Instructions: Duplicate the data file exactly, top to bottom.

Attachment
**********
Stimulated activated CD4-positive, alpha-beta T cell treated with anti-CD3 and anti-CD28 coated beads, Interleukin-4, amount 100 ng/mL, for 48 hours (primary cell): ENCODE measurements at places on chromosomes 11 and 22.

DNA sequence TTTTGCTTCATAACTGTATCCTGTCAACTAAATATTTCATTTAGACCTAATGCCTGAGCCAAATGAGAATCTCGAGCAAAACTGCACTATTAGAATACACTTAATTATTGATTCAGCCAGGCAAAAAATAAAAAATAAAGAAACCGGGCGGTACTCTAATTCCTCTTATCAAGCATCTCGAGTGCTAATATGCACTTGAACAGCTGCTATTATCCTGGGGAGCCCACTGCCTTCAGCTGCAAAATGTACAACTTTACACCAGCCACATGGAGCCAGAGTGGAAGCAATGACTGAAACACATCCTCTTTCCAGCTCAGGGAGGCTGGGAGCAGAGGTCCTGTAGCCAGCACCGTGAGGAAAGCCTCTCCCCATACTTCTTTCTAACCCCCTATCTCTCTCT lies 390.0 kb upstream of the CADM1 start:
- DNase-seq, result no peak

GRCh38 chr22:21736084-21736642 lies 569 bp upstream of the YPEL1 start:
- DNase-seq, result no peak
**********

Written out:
Stimulated activated CD4-positive, alpha-beta T cell treated with anti-CD3 and anti-CD28 coated beads, Interleukin-4, amount 100 ng/mL, for 48 hours (primary cell): ENCODE measurements at places on chromosomes 11 and 22.

DNA sequence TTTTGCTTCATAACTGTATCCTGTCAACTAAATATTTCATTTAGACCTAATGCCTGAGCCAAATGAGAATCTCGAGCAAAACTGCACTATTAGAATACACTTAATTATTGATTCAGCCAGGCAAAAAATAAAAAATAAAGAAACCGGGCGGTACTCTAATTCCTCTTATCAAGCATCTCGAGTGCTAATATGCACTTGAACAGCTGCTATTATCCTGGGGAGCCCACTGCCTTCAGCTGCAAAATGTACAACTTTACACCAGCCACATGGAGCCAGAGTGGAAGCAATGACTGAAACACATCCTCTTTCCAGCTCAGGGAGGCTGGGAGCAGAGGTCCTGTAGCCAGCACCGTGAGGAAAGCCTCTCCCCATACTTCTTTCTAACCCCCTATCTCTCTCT lies 390.0 kb upstream of the CADM1 start:
- DNase-seq, result no peak

GRCh38 chr22:21736084-21736642 lies 569 bp upstream of the YPEL1 start:
- DNase-seq, result no peak